Chernobyl Nuclear Reactor

Chapter 1
Overview of past accidents and AP1000 plant design objectives

No doubt, nuclear reactors generate power all due to nuclear fission. A nuclear fission is a typical decay in which an atom splits into smaller parts and emits a considerably large amount of energy throughout the reaction. Typically, there are three types of nuclear reactor that are commonly used throughout the globe. They are the Pressurized Heavy Water Reactor (PHWR), Boiling Water Reactor (BWR) and Pressurized Water Rector (PWR).

Pressurized Water Reactor (PWR) accounts for 60% of nuclear reactors in the world. There are lots of countries using this type of reactor, including China, Japan, Russia, France and United States. In the following, past nuclear power plant
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Chernobyl Nuclear Power Plant Accident Figure 2. Schematic diagram of Chernobyl Power Complex (RBMK-100)

RBMK-100 was a boiling light water reactor (BWR) and designed by Soviet Union. It has built graphite moderated pressure tubes and used slightly enriched uranium dioxide fuel (2% U-235). There was no intervening heat exchanger and two loops feeding steam were directly collected to the turbines. Water acted as coolant and condensed as steam afterwards to drive the turbines.

For routine maintenance, the unit 4 reactor was designed to be shut down on 25 April 1986. By taking an advantage of this shutdown, a test was taken to access turbines spinning duration given by a loss of station power supply. The turbine spinning was to provide electricity and hence to operate the main core cooling circulating pumps.

Even though this test has been tested in the previous year, new voltage regulators was required to tested in order to cope with the problem of rapidly turbine fell off. For the test, the reactor power fell unexpectedly to about 30 MWt due to operational error (normally it should be stabilized at around 700-1000 MWt). By compensating the power lost due to operational error, lots of control rods were withdrawn and minimum operating reactivity margin (ORM) was violated. Later on, the test was carried out when the reactor was at 200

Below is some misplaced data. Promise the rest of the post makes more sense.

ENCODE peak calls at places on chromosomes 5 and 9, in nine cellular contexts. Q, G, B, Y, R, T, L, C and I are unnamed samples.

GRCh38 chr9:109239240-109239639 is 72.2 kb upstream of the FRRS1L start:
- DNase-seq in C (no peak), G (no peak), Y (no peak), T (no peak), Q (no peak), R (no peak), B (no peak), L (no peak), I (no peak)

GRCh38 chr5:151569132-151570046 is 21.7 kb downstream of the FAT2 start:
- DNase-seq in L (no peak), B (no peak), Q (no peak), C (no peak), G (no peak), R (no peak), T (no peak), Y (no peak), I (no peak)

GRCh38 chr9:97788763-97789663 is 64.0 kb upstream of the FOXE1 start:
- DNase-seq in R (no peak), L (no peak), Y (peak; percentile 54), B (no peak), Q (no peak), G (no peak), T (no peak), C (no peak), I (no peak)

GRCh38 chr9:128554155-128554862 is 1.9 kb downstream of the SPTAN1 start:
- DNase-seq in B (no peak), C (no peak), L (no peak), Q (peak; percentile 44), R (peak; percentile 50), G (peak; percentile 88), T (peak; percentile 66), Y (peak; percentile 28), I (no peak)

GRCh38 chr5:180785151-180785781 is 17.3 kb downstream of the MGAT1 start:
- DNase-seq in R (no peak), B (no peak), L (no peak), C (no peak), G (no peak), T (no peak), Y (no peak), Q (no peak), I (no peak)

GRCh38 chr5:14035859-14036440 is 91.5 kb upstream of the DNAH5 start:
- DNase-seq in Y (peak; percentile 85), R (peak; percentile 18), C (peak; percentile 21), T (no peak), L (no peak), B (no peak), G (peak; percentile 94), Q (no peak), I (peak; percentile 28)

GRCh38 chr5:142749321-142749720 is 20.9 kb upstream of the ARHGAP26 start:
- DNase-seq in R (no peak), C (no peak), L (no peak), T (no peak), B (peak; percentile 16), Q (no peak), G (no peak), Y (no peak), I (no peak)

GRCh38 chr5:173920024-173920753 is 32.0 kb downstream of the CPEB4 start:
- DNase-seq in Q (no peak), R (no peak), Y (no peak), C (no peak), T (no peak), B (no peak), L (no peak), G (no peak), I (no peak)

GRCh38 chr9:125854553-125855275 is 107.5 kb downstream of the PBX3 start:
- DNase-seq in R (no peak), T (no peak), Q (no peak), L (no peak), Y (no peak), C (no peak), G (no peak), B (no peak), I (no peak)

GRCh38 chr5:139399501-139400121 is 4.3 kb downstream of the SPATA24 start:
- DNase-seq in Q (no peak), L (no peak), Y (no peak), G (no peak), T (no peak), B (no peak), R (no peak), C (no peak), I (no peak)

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Fukushima Daiichi Nuclear Power Plant Figure 3. Schematic diagram of Fukushima Daiichi boiling water reactor

The Fukushima Daiichi reactors are the boiling water reactors (BWR) with Mark I containment. For the reactor capacity, Unit 1 has 460 MWe while units 2-5 have 784 MWe. Unit 6 has 1100 MWe which was the largest capacity.

Due to a magnitude 9.0 earthquake, a 15-metre tsunami was created and destroyed the power supply and cooling of reactors. A nuclear accident was eventually happened on 11 March 2011. Three Fukushima Daiichi reactors core (unit 1-3) were melted in the first three days.

During that time after the 15-metre tsunami, 12 of 13 back-up generators and heat exchangers for reactor waste heat were disabled. Those three units hence lost the ability for water circulation and the reactors were not cooled properly. Furthermore, electrical switchgear was disabled. This action resulted in lack of electricity for running the Residual Heat Removal (RHR) system cooling pumps. As a result, heat could not be removed from reactors and spent fuel ponds. Core melt was achieved eventually.

1.2 AP1000 Plant Design Objectives
Several objectives for the AP1000 plant design are required to achieve, and they are:

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